Christopher Dental believes that there are numerous symbols within the novel that foreshadow how the peasants will carry out unjust oppression once they get power. The first symbol is the grindstone on which the proletariats sharpen their weapons. Dental states that the grindstone itself represents the Earth and “As the blood spattered grindstone turns, gathering more blood with each turn, so does the revolution. With every revolution of the earth, the revolution claims more innocent blood, staining the earth red.” (Dental 1). Another symbol of upcoming oppression within the story is Madame Defarge’s knitting register where she inputs the names of those who must be killed during the course of the French revolution. Madame Defarge is so upset with the upper class of France that she doesn’t care when the people on the register are killed really, but if they are killed. Even if the peasants gained rights before those who were on the list were killed, Madame Defarge would still see their deaths as necessary. This is how the combination of Madame Defarge’s demeanor with her register foreshadows and reveals the unjust oppressive actions of the peasants after they receive strength during the revolution.

To me, the symbol of Madame Defarge and her register make perfect sense toward the unjust behavior of the peasants. It goes back to relate to the recurring mention of prison within the story. The peasants felt as if they were locked down with nowhere to go, with no freedoms, metaphorically representing themselves as if being locked up in a prison. The warden of this prison would metaphorically be the upper class of the French. The register and cold behavior of Madame Defarge is her way of rebelling against this imprisonment, and someday breaking free of it…by any means neccesary. I don’t agree with Dental’s view on the grindstone. I don’t see the connection between the grindstone and the whole world that he is trying to make. If the connection between these two things was a bit more clear, I would definitely be able to understand the symbol a little better. The blood being shed upon the Earth foreshadowing innocent lives being taken is a statement that makes sense, but the initial statement of the grindstone representing the Earth just doesn’t click in my head.

In A Tale of Two Cities by Charles Dickens, Dickens describes the animalistic and savage behavior of the revolutionaries by alluding to the storming Bastille prison. The Bastille, was a prison fortress in Paris that was used to imprison those who were suspected of having ideas or some kind of influence toward revolution. In 1789, this prison began its deterioration due to its storming. A group of rebellious peasantry stormed the Bastille hoping to destroy it and free as many false accused people as they could. Dickens alludes to this storming to show the demeanor of the revolutionaries (“Bastille” 1).

According to Joyce Moss and George Wilson, the Bastille itself represented “…royal oppression, and its seizure signaled a civil uprising in France against aristocratic injustice.”(Moss and 2). The storming of the Bastille was also the event that really signified the start of the French Revolution, which makes it a great event to allude to in order to reveal the true demeanor of the revolutionaries. During the allusion to the storming of the Bastille, Dickens makes sure to reveal the fire inside the peasant’s hearts. “To me, women! What! We can kill as well as the men when the place is taken!” (Dickens 222). The quote from Madame Defarge, a women assisting in the storming of the Bastille within the story, during the storming, represents the anger inside of the revolutionaries. They are so upset that they are willing to kill any high aristocratic figure they see, this includes the prison guards. The strength that the revolutionaries gained from the storming of the Bastille is another reason why Dickens decided to include it in the story. From the storming onward, the lower class began to rise in power and gain some hope. “When the foremost billows rolled past, bearing the prison officers with them, and threatening them with instant death if any secret remained undisclosed…” (Dickens 223). The allusion really makes the reader understand Charles Dickens’ understanding of the emotion that went behind the revolutionaries of the French Revolution. If the characters had gone to attack some other prison in France, the true anger and passion behind the revolution would not be felt. Since Dickens used the Bastille however, the allusion helps in connecting with the revolutionaries taking on such a big task which is the task of successful revolution. Edmund Burke, who was an English political writer in the 18th century, said that the French Revolution was a “monstrous thing . . . . a wild attempt to methodize anarchy.” (Moss and Wilson 3). Those looking at the French Revolution from the outside in, such as people from England like Edmund Burke, saw no need for such a violent rebellion at all, but with the passion expressed in the storming of the Bastille, France obviously felt it necessary (Bate 1).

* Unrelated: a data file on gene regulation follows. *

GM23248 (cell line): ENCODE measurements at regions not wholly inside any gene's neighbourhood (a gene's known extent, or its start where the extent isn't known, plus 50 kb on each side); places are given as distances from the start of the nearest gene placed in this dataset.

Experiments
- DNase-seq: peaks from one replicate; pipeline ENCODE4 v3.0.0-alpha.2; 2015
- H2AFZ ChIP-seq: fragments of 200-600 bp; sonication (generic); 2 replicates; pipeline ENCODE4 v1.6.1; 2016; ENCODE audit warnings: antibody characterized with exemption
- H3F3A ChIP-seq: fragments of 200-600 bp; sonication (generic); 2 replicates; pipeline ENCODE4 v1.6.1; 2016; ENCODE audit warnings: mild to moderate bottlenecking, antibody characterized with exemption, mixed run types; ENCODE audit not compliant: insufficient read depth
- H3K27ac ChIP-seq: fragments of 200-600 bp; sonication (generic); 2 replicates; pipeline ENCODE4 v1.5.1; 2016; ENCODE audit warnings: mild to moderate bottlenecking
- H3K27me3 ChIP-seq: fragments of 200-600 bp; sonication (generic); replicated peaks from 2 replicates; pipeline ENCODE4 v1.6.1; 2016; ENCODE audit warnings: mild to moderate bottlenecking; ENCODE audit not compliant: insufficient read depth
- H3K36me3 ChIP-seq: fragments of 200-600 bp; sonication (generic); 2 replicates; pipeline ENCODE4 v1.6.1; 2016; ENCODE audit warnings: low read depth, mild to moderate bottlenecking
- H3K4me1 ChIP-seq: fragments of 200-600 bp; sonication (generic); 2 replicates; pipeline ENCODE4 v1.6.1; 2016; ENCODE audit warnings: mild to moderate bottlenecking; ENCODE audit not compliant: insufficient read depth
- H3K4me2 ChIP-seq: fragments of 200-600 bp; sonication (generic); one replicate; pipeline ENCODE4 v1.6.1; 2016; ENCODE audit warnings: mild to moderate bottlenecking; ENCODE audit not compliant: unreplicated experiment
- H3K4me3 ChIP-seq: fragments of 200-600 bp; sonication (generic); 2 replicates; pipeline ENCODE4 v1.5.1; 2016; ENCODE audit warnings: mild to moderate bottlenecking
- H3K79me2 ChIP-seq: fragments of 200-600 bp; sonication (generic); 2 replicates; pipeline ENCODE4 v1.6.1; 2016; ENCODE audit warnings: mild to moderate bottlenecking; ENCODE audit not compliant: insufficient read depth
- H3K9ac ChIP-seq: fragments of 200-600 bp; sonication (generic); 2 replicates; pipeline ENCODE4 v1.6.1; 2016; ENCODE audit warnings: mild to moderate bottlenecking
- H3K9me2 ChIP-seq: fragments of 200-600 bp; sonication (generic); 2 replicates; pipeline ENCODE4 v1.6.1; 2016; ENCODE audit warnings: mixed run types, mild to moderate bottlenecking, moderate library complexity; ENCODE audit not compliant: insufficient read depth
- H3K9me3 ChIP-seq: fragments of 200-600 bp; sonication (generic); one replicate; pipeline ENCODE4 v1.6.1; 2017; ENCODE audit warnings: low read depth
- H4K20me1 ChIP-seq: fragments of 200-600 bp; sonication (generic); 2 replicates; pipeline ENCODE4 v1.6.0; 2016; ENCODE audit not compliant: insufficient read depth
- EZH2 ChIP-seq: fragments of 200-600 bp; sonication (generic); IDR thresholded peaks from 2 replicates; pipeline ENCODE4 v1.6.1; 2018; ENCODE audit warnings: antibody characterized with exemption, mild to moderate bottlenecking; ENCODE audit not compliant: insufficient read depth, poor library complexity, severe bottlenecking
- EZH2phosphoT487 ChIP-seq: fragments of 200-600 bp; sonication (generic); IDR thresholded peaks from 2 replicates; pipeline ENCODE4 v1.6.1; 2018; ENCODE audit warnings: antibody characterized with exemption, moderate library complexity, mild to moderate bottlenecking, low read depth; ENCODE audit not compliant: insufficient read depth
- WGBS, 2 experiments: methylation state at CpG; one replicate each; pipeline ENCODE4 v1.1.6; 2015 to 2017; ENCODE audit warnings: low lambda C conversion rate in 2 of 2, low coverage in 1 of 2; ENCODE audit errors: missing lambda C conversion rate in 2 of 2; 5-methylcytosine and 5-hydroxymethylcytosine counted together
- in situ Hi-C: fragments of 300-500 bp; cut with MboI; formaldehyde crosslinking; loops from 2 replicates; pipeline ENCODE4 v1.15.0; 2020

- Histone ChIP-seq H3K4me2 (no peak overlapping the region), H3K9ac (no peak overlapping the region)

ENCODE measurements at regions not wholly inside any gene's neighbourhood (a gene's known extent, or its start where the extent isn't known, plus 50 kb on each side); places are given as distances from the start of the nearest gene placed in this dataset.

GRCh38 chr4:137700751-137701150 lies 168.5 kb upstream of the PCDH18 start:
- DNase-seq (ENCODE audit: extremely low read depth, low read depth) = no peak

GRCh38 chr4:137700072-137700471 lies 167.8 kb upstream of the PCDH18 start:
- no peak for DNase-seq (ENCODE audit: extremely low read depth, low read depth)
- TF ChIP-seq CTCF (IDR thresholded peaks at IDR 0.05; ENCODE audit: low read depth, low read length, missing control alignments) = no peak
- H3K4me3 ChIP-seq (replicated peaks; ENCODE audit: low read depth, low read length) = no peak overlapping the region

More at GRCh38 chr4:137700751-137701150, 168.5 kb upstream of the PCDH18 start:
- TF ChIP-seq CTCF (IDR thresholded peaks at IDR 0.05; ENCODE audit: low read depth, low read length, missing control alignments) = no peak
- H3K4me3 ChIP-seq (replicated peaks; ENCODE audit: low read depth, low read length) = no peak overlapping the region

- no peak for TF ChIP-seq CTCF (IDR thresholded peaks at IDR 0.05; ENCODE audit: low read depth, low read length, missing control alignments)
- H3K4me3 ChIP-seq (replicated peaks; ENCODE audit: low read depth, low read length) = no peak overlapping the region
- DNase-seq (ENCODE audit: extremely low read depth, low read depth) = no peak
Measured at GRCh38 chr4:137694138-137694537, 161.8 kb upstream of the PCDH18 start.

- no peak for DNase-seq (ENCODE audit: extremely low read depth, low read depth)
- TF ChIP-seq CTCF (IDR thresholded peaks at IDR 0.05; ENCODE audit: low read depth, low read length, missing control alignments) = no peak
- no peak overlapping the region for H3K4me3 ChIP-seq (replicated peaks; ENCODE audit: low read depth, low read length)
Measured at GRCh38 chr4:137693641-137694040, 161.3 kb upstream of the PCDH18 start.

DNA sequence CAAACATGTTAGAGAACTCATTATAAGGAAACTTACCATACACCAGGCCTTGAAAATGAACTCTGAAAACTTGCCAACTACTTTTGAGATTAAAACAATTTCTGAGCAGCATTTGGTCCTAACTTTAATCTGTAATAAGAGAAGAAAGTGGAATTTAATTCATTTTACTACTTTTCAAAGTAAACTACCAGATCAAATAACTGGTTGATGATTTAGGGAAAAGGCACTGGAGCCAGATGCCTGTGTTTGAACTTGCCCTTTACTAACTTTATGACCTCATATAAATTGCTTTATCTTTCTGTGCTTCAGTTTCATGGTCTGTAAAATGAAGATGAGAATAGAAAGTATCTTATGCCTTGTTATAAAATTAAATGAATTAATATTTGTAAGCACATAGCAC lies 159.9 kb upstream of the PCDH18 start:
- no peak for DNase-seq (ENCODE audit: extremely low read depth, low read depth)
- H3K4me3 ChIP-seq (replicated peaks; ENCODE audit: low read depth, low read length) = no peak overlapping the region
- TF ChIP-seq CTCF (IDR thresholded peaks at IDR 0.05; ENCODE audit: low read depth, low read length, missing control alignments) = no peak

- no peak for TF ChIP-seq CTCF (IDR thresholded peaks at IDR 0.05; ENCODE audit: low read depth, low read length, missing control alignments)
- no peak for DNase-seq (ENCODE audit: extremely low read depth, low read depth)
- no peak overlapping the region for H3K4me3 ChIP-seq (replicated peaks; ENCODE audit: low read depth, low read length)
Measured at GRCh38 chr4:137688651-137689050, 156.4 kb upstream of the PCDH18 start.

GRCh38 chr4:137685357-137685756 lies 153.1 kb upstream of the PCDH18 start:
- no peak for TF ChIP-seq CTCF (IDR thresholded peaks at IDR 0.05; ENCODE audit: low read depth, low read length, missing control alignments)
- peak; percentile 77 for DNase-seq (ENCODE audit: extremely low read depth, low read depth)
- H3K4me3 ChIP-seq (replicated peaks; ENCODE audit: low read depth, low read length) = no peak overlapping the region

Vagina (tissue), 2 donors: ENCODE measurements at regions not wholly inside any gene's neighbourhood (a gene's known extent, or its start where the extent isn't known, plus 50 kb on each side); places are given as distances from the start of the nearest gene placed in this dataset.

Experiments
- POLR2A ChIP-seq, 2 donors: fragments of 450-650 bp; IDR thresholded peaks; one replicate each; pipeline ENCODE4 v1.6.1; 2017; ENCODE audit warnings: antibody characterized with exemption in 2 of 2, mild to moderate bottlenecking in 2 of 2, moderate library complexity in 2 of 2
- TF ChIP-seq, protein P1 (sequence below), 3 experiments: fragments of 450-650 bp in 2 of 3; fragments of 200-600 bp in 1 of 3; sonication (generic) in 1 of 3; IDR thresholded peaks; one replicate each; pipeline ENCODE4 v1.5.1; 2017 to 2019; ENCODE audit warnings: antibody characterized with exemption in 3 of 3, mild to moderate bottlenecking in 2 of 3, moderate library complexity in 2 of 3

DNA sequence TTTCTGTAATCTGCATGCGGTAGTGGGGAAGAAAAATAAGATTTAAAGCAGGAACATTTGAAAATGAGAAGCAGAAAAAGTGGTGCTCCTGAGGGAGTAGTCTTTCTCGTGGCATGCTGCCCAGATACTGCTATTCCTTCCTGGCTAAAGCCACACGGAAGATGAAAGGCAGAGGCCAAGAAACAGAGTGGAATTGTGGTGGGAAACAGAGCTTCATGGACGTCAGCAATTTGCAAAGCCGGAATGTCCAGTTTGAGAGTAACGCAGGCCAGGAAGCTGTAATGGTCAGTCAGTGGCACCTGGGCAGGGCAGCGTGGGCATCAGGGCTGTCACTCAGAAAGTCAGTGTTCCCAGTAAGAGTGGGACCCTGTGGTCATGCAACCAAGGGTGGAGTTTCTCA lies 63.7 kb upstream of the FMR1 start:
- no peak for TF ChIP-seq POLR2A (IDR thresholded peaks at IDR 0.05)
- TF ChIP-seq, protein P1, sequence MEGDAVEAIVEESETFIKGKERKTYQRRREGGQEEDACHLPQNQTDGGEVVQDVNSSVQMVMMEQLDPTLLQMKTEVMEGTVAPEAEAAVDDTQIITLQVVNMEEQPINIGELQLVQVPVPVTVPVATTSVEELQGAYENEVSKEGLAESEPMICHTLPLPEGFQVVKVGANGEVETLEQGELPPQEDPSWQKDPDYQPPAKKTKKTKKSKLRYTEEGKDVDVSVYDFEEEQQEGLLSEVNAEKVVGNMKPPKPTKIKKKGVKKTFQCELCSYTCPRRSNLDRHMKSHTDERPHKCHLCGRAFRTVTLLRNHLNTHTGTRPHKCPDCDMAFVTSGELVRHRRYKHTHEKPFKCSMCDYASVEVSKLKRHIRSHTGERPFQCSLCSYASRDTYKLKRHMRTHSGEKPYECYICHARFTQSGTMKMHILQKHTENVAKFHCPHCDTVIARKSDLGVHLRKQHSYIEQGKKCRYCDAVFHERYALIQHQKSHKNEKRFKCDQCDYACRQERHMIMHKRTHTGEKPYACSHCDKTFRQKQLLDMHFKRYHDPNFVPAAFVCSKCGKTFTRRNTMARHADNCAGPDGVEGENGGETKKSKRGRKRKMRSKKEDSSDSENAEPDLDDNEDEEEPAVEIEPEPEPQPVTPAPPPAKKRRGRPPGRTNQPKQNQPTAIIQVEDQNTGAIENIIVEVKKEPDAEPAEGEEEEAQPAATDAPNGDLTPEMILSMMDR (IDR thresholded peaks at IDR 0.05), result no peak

In A Tale of Two Cities, jailing, or imprisonment, in one way or another drives the story forward and reveals important components, such as theme, within it. Due to Dickens’ early life, he uses the concept of jailing in A Tale of Two Cities to discuss reversal of oppression and animalistic behavior of the revolutionaries during the French Revolution. It’s amazing how one small aspect of a story can help weave the whole story together and make such a significant impact on the story. Understanding of prison and what it really means within A Tale of Two Cities can help the reader figure out the true significance of prison towards Charles Dickens.